Tuesday, December 25, 2007

Cheers and Jeers

Cheers to Sports Illustrated for including in their 2007 Pictures of the Year issue, a couple of photos that remind us what sports are supposed to be all about. Nestled in with photos of the NBA finals, Cal at Oregon and Manny flinging himself toward second base (yeah, it really happened) are a photo of kids in Shanxi Province, China playing ping pong on a table made from brick piles and a concrete slab, using cardboard for paddles. Another photo captures kids in Mogadishu playing pick-up soccer adjacent to war-torn areas of the city. The photos, interspersed with all of those involving the ubiquitous twins of sports--big money and big egos--just kind of make you stop and ponder the real meaning, the real beauty, of athletic competition. (I'll post the photos as soon as I can find them)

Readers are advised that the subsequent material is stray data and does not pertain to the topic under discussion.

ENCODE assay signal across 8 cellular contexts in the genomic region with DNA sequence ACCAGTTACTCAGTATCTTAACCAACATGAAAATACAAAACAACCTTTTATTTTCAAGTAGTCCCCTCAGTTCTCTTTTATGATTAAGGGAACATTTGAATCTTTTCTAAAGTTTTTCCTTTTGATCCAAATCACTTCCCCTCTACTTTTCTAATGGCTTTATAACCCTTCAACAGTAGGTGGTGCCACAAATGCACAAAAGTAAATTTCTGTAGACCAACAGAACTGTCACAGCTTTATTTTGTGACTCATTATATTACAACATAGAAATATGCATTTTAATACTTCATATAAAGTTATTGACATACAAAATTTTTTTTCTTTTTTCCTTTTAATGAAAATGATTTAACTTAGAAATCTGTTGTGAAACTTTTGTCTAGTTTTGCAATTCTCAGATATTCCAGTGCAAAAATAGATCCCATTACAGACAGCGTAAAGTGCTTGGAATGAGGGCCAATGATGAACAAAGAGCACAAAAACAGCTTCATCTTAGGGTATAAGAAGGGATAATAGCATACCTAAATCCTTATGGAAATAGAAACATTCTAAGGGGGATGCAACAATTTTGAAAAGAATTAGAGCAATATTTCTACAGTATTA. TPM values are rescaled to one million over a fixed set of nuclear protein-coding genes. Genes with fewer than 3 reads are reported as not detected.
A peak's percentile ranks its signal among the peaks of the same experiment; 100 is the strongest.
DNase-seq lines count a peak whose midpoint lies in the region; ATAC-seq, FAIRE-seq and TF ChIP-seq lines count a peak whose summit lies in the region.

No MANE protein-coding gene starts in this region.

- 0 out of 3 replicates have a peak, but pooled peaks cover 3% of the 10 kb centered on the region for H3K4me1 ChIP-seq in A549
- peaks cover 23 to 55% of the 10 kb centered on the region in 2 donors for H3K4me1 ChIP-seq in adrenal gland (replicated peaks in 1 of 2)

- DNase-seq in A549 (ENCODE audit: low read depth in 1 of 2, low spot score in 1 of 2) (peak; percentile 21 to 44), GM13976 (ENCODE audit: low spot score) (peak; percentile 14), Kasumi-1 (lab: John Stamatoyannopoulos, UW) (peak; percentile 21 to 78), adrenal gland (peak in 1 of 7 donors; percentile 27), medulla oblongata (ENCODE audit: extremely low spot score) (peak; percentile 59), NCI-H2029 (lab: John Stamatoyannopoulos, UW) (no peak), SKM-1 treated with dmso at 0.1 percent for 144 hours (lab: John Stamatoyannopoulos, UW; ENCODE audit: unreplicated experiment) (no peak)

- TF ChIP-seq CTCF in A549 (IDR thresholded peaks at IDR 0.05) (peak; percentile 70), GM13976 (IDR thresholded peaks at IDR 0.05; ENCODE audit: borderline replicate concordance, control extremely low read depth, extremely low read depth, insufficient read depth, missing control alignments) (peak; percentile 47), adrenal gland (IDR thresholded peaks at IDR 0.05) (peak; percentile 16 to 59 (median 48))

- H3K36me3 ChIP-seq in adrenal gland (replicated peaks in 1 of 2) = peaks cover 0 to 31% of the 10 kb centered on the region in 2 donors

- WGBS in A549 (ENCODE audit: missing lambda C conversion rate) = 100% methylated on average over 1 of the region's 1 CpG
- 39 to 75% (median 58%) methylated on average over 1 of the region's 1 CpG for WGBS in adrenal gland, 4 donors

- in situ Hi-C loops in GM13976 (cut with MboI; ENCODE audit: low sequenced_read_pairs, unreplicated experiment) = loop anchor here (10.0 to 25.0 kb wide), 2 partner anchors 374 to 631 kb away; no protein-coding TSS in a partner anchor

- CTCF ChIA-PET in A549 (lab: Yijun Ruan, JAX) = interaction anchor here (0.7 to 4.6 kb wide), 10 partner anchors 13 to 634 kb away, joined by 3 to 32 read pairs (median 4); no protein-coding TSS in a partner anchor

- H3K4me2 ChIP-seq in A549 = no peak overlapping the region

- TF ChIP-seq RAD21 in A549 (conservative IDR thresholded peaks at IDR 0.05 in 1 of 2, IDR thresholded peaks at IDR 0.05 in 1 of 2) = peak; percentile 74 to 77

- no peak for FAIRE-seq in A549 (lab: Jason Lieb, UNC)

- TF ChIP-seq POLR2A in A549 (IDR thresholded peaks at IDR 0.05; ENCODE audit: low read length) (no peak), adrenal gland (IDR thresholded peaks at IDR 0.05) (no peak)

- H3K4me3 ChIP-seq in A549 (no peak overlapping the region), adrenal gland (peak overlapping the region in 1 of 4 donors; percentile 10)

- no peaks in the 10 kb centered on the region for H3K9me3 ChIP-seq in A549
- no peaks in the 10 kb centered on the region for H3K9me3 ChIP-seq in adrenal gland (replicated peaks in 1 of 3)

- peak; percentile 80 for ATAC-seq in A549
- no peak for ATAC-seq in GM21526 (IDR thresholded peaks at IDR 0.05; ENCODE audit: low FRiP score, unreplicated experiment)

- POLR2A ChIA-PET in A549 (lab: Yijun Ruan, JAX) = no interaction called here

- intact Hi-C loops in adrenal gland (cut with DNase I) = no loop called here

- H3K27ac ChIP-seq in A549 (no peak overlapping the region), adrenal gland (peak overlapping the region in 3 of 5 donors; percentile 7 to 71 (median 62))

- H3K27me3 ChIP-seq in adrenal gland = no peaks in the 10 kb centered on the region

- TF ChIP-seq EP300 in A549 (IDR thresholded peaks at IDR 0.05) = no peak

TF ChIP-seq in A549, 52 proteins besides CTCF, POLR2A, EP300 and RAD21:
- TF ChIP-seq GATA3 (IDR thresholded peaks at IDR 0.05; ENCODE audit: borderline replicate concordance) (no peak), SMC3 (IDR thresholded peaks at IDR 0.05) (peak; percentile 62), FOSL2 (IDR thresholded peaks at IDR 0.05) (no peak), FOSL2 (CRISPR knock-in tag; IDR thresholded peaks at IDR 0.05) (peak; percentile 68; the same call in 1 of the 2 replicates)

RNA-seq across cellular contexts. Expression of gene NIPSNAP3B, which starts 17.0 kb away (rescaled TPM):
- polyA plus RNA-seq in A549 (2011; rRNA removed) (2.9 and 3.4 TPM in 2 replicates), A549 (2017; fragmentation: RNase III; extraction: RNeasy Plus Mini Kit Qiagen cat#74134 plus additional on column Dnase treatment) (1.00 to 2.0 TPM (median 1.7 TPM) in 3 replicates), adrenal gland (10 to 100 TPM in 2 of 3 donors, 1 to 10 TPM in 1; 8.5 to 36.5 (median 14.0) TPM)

Big Fat Jeers to The Forward for the following blurb:
When he’s not on the set filming a soon-to-be blockbuster hit, or traveling to Africa to adopt impoverished children, superstar Brad Pitt might be found in New Orleans, where he’s promoting “Make It Right.”

Now, how would that sound if it said, "When he's not filming..., or incessantly impregnating his wife..."? Hellooo? He and Angelina have ONE child from Africa, so even if it could be argued that a certain blogger is being all militant about adoption language, the statement is still factually incorrect in implying that he's just constantly jetting to Africa to pick up "impoverished" kids. Not to mention that his biological daughter was born in Africa. Why no mention of that? The whole thing is just one big offensive paragraph that leapt out wildly to me and other parents via adoption I asked to read it. I think what set us off was the flip tone, like, 'when he's not waxing his car, buying groceries and adopting impoverished kids" as if it's either a job or a hobby. Boo to you, Forverts, for being so cluelessly ridiculously offensive.

There, now I feel better.

1 comment:

St said...

Agreed. I thought of you the other day during a conversation with my friend. She was talking about how intrusive it is when people ask her where her "real" family is. She'll say, "she (me) IS my family."